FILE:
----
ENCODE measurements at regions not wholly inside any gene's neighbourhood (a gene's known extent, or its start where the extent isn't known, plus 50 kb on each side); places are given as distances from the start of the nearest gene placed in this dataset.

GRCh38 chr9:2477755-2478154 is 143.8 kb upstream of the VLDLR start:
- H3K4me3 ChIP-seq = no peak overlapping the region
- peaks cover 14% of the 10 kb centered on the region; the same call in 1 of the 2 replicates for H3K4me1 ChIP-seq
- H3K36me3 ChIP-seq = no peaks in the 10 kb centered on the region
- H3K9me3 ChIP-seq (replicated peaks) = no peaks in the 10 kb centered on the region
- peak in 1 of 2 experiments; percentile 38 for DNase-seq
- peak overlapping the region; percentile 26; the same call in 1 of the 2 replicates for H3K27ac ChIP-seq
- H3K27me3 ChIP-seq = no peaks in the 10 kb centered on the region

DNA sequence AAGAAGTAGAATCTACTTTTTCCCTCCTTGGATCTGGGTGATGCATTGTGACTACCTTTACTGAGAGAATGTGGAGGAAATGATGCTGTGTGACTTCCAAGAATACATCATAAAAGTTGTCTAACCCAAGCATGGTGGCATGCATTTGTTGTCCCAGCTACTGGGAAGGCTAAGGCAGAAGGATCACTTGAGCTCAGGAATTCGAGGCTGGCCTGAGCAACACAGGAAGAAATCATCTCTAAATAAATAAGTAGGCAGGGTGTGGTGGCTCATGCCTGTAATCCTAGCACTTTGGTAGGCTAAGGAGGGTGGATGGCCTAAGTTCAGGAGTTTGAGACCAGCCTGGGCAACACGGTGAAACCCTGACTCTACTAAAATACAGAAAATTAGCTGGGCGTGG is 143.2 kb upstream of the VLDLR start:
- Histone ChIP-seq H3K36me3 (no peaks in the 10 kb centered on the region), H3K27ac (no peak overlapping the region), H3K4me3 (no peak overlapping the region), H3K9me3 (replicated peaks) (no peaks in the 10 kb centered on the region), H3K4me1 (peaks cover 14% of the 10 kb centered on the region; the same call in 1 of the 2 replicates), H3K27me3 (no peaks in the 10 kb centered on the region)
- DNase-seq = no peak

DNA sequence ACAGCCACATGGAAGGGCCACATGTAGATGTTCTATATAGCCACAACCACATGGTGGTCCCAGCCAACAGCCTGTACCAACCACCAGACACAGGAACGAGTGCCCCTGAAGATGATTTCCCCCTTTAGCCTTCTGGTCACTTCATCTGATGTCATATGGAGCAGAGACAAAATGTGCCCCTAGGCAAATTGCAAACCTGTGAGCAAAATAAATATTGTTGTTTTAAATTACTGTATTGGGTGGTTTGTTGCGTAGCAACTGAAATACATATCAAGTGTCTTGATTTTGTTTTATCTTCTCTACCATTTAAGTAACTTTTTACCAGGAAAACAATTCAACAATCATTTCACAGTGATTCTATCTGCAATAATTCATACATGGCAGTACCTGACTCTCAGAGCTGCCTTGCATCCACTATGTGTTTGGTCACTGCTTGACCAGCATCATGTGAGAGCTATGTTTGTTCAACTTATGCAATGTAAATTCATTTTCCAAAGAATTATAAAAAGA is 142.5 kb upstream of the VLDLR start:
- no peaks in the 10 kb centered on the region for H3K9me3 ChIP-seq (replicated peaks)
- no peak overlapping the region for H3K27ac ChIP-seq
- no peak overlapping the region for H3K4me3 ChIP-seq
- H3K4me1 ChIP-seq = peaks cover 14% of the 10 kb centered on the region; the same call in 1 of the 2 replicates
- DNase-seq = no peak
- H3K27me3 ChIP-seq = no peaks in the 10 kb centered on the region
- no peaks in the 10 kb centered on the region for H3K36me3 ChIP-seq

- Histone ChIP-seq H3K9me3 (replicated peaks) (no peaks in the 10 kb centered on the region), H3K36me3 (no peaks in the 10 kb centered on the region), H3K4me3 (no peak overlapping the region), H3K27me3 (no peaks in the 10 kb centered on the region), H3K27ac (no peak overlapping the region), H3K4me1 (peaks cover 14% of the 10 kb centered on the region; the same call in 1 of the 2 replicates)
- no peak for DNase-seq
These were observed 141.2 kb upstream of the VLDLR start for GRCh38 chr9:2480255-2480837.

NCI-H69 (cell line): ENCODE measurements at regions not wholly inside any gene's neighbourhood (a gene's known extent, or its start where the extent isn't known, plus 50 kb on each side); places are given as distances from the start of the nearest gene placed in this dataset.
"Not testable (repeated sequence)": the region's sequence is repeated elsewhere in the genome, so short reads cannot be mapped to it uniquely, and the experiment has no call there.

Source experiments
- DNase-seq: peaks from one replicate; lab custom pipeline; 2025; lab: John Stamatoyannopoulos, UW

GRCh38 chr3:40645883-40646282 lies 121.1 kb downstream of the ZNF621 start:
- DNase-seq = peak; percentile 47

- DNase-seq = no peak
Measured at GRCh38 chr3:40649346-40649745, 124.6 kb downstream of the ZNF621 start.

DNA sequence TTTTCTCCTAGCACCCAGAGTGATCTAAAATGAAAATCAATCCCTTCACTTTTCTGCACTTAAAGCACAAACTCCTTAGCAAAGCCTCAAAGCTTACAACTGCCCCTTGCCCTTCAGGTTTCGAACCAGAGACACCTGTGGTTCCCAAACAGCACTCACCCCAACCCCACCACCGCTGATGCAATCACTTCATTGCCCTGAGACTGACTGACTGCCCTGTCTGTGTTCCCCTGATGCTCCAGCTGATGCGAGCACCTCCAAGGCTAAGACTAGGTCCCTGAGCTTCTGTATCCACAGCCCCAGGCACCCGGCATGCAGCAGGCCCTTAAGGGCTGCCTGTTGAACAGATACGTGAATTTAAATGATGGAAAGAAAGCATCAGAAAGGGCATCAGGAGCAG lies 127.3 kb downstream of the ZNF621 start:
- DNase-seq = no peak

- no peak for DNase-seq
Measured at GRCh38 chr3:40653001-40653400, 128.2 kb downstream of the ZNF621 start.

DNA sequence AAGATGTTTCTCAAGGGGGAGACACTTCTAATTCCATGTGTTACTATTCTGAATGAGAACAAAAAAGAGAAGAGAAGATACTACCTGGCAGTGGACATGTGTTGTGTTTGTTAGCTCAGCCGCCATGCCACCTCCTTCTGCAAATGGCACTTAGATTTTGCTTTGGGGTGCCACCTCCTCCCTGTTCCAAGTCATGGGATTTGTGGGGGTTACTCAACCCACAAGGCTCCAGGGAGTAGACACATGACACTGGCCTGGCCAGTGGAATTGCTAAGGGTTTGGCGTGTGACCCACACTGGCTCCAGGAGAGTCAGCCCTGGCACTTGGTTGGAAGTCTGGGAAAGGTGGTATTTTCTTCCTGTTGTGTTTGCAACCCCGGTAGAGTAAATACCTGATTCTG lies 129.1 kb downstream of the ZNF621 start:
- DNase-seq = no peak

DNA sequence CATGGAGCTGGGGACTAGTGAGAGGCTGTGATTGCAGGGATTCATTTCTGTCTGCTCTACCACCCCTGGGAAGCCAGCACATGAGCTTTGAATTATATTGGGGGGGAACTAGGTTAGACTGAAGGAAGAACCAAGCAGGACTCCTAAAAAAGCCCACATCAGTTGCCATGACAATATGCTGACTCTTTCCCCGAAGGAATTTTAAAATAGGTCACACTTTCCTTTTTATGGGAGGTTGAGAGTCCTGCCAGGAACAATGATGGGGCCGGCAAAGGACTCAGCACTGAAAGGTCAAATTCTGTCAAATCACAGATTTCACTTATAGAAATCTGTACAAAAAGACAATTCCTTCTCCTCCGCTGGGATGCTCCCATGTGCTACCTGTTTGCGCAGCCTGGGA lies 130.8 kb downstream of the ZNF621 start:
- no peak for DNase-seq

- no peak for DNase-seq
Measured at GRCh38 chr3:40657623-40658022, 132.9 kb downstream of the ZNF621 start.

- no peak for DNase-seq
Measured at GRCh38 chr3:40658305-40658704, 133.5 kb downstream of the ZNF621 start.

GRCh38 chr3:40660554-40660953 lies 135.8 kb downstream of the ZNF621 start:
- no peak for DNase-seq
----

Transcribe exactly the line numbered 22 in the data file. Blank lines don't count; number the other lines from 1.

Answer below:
- no peak for DNase-seq